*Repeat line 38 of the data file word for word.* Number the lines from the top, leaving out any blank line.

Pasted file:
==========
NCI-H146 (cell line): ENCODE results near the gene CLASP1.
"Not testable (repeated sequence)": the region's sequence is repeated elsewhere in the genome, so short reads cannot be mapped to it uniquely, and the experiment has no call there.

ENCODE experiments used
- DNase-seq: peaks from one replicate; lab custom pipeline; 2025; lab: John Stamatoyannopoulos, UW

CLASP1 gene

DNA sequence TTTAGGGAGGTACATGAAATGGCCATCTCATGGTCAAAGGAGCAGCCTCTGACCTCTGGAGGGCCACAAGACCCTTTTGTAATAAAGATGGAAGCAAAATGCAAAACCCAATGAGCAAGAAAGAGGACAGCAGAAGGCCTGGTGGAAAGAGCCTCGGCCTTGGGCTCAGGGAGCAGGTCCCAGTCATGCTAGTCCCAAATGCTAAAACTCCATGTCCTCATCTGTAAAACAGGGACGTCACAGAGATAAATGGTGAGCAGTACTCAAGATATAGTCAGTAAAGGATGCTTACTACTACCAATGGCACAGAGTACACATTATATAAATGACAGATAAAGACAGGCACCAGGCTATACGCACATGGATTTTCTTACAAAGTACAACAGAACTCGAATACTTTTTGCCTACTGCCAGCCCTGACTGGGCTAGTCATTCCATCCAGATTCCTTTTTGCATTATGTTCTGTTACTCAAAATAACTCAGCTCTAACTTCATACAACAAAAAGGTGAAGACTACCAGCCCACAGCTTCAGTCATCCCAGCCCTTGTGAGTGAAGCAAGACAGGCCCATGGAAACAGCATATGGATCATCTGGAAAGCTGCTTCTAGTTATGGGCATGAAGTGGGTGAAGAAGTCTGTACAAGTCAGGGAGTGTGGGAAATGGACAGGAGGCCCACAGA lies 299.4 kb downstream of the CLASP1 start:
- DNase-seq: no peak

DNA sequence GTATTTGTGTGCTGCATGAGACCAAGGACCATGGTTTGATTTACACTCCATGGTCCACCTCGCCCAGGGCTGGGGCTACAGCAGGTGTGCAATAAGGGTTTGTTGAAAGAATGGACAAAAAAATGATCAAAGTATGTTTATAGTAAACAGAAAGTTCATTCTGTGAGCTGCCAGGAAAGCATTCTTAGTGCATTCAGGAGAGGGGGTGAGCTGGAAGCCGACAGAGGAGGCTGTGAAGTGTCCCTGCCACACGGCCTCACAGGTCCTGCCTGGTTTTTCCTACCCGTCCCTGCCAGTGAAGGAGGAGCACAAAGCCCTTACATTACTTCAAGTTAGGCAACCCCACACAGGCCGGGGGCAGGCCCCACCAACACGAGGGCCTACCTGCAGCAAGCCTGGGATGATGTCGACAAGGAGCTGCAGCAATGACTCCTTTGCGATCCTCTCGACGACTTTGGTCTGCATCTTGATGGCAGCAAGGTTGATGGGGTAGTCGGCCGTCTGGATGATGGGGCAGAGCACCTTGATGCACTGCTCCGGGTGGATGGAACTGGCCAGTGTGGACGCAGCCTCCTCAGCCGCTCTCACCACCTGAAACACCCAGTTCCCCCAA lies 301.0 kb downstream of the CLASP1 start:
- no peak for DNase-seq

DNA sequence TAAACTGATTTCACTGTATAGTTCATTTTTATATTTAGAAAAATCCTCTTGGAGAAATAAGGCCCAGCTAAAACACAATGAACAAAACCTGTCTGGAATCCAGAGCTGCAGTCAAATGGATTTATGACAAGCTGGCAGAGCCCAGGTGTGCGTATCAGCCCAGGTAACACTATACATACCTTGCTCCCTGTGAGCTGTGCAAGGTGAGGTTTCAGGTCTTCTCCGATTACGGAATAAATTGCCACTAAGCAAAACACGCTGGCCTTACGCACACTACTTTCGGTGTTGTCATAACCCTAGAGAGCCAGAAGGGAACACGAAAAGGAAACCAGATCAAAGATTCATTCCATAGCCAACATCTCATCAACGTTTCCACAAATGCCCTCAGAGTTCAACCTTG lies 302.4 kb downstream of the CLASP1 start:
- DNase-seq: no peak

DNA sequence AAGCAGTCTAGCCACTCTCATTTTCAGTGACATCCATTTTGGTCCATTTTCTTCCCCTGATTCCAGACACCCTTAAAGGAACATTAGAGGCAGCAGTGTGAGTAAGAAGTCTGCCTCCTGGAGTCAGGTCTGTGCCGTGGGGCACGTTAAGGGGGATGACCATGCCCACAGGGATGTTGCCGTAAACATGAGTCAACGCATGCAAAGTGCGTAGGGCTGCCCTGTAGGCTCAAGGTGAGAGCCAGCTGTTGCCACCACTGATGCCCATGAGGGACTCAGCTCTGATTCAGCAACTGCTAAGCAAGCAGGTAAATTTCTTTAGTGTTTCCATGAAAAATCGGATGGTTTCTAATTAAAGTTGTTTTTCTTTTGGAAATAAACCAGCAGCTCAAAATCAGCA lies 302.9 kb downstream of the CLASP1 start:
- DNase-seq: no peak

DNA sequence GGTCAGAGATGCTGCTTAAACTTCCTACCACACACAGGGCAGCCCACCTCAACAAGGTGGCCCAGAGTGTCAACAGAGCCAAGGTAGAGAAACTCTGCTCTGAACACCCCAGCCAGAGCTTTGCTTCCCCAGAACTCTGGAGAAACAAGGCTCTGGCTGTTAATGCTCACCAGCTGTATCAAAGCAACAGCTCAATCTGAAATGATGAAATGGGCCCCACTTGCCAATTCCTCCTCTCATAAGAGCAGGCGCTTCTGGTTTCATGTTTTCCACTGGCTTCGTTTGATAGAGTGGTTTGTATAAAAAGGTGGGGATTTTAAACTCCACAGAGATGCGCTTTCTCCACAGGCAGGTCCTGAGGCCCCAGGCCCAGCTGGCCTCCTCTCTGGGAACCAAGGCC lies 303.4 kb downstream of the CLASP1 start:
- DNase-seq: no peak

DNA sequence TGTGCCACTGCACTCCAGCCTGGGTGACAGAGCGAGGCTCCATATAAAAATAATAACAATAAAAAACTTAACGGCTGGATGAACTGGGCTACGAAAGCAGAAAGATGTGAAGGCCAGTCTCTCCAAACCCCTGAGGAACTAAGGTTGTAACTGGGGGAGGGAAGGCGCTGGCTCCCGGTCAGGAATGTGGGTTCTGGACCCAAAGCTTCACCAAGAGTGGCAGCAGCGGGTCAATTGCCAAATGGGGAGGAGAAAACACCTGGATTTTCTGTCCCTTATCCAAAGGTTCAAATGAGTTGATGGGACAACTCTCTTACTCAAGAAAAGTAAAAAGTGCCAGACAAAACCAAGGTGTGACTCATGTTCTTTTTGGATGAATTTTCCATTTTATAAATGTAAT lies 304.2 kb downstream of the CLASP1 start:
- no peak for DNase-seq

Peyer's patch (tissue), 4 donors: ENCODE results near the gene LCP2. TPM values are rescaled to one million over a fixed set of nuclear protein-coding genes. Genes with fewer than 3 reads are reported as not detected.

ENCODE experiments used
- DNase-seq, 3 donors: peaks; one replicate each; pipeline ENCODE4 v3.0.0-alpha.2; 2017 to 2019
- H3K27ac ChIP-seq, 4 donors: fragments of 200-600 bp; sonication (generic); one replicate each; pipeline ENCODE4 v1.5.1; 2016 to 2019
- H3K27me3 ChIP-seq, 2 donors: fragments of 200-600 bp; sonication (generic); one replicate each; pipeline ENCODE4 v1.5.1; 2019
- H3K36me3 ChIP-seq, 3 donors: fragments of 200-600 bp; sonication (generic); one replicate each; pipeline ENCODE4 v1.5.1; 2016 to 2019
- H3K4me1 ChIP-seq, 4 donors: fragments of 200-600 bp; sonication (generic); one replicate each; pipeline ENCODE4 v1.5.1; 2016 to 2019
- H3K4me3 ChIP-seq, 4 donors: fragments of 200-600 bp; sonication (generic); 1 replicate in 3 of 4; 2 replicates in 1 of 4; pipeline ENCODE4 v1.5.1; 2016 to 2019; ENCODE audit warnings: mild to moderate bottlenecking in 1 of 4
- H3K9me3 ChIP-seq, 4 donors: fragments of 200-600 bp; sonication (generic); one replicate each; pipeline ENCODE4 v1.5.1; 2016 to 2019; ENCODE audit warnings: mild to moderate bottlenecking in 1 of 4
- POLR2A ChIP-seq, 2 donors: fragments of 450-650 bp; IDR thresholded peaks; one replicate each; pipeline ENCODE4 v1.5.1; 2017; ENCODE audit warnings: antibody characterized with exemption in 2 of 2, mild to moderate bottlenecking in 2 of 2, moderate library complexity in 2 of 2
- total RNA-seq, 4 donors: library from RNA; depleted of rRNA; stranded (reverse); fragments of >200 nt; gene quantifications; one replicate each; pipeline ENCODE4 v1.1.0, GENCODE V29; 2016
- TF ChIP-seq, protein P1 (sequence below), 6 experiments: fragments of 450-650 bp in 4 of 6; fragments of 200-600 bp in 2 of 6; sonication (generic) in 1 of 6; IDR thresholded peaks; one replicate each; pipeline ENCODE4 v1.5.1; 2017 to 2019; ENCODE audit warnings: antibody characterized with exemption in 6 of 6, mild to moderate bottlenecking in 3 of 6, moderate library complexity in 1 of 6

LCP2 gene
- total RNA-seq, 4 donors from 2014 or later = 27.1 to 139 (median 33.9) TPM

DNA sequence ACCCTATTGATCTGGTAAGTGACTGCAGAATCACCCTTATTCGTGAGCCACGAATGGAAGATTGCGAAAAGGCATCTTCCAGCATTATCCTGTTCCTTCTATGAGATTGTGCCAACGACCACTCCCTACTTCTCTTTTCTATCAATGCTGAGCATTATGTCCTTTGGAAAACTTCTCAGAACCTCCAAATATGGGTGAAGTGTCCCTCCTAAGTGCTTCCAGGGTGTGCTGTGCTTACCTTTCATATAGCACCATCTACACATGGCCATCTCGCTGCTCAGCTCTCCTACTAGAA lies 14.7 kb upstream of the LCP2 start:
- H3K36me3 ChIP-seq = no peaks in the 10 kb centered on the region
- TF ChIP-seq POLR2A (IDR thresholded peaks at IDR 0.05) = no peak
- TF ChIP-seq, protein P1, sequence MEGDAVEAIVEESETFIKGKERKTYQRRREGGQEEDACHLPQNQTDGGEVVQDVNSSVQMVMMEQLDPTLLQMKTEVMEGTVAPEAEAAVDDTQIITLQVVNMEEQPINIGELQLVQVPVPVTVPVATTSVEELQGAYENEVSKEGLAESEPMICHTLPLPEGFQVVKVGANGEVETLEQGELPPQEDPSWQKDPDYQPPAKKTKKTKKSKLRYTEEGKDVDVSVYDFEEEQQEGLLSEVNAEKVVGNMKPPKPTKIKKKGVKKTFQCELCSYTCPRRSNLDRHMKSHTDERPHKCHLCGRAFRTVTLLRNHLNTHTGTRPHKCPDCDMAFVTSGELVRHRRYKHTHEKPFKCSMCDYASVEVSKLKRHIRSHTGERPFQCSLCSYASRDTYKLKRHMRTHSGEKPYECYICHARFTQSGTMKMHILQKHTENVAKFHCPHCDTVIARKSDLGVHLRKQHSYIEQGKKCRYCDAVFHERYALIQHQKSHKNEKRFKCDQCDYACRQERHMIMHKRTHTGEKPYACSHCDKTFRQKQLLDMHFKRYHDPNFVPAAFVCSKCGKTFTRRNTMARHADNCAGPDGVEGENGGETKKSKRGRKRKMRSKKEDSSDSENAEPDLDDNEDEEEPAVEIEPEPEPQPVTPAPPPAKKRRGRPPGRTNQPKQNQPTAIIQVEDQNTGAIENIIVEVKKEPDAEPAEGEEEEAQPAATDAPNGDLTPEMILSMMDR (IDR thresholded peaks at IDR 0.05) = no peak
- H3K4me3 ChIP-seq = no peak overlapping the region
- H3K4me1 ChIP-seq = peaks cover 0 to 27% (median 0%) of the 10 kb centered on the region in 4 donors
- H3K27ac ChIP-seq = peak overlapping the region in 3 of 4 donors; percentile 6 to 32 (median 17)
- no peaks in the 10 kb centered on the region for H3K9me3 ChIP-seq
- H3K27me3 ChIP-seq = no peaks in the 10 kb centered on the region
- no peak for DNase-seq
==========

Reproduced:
- H3K27ac ChIP-seq = peak overlapping the region in 3 of 4 donors; percentile 6 to 32 (median 17)